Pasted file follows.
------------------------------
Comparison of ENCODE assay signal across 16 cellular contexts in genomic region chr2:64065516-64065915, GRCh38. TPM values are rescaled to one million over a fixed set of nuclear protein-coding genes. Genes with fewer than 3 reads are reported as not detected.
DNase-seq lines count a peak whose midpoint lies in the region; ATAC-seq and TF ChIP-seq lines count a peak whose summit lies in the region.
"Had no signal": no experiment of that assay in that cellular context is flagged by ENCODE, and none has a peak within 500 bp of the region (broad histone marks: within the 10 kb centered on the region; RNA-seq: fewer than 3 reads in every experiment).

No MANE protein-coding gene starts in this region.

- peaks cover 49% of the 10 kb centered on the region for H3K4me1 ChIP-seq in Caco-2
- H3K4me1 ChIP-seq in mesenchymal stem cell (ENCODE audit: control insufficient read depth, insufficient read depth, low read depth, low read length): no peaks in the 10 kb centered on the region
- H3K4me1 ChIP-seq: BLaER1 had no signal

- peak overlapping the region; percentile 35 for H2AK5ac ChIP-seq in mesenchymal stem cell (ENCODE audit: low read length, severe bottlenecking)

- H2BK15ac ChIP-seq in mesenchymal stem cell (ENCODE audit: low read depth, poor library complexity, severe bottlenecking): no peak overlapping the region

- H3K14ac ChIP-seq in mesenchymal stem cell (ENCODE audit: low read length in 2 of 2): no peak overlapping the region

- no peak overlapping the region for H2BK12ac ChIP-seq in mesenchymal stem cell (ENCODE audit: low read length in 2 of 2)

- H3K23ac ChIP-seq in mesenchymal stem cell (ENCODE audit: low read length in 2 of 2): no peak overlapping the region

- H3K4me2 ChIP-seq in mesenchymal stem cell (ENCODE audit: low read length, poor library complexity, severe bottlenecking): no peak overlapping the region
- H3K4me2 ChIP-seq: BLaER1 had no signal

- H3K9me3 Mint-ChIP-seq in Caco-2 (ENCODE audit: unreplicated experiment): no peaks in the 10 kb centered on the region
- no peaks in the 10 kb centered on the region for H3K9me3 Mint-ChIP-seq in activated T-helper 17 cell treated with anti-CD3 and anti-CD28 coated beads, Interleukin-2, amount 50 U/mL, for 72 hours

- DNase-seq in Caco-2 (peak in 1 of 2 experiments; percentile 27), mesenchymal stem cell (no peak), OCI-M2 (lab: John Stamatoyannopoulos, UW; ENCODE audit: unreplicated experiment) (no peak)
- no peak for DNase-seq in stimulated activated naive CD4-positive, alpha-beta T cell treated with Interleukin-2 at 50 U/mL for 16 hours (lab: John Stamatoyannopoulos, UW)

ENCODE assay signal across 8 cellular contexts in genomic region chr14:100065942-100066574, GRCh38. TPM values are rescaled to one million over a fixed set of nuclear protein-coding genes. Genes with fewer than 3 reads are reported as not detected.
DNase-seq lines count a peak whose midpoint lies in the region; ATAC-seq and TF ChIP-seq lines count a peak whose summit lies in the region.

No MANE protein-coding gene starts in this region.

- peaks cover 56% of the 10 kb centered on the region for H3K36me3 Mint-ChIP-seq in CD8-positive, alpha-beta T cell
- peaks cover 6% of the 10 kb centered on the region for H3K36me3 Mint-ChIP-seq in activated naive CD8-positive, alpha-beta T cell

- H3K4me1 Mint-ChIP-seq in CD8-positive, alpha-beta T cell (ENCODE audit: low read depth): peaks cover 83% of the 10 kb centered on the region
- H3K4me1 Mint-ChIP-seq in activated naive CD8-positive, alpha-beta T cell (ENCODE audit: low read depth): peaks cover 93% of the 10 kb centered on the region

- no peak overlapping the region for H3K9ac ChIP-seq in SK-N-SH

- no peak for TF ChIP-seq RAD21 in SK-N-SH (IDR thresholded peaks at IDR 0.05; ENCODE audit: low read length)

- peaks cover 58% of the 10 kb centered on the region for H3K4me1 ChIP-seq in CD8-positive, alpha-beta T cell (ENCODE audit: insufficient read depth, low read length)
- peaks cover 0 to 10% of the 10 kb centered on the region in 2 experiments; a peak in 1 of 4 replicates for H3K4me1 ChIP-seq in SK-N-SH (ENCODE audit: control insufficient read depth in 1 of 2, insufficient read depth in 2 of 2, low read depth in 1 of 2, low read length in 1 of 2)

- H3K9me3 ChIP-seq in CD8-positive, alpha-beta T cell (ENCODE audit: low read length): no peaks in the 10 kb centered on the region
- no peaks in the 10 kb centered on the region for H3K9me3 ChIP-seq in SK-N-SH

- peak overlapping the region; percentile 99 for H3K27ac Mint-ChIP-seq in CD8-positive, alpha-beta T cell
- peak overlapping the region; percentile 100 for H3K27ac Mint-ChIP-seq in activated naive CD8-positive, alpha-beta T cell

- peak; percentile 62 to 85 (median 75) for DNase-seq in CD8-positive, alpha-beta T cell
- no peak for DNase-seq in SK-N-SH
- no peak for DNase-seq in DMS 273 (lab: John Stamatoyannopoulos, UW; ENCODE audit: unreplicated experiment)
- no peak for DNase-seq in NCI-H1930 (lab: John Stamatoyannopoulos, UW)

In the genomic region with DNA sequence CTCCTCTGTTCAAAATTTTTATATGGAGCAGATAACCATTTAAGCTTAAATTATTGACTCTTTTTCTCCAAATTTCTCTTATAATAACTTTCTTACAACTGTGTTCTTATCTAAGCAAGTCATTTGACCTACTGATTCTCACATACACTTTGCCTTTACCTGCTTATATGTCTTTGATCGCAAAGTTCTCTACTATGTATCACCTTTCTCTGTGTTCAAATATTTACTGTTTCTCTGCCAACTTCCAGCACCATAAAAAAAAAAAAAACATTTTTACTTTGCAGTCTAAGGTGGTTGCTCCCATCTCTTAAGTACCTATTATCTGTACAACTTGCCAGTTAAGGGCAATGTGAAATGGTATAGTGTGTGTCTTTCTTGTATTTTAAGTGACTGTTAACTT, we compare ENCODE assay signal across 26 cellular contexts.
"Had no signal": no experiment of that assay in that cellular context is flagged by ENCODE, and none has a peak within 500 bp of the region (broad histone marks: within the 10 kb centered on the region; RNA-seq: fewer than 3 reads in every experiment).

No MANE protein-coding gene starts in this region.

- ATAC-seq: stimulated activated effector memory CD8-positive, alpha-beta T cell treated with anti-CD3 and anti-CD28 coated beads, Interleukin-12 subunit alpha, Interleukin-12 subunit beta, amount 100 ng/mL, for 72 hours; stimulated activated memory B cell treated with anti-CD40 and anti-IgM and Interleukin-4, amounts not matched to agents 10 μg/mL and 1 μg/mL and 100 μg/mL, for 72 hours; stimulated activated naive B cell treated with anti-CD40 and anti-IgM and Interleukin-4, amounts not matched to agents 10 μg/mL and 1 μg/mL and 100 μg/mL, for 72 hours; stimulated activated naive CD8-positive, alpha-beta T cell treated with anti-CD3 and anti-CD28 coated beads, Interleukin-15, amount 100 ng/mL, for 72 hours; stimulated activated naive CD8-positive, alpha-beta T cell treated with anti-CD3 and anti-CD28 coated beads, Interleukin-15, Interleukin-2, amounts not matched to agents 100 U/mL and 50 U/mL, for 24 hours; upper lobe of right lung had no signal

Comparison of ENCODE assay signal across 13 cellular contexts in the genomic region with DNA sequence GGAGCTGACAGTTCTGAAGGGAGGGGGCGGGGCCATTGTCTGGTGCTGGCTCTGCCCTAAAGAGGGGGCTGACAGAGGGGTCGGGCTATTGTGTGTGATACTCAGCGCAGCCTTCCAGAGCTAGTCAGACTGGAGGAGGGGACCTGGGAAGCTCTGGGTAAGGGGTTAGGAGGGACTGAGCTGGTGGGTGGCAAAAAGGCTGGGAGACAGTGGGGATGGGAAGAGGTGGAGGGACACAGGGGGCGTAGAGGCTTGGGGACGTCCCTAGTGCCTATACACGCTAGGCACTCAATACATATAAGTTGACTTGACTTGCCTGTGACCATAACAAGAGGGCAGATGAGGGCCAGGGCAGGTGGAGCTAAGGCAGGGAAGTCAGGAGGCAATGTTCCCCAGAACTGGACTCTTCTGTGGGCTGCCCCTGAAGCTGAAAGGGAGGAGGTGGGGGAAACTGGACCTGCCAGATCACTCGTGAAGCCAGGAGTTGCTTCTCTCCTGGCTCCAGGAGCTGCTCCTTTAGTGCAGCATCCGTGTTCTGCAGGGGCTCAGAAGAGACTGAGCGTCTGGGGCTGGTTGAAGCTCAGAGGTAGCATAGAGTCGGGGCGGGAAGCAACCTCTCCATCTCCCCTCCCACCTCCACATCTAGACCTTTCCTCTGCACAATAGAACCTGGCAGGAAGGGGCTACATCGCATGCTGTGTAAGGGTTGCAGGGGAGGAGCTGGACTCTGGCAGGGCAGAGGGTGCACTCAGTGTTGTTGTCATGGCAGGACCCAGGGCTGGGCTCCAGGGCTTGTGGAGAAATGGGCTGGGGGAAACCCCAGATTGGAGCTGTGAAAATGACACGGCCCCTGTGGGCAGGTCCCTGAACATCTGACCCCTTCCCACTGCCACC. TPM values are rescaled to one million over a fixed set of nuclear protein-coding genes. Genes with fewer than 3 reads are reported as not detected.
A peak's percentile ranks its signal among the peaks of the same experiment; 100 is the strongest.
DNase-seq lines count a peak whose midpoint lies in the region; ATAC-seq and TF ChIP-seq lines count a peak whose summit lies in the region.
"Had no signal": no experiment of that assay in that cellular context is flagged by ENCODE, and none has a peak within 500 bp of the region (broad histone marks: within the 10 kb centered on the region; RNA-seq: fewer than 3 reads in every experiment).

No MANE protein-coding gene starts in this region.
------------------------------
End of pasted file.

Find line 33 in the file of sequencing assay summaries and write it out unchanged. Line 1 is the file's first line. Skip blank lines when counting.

- peak overlapping the region; percentile 100 for H3K27ac Mint-ChIP-seq in activated naive CD8-positive, alpha-beta T cell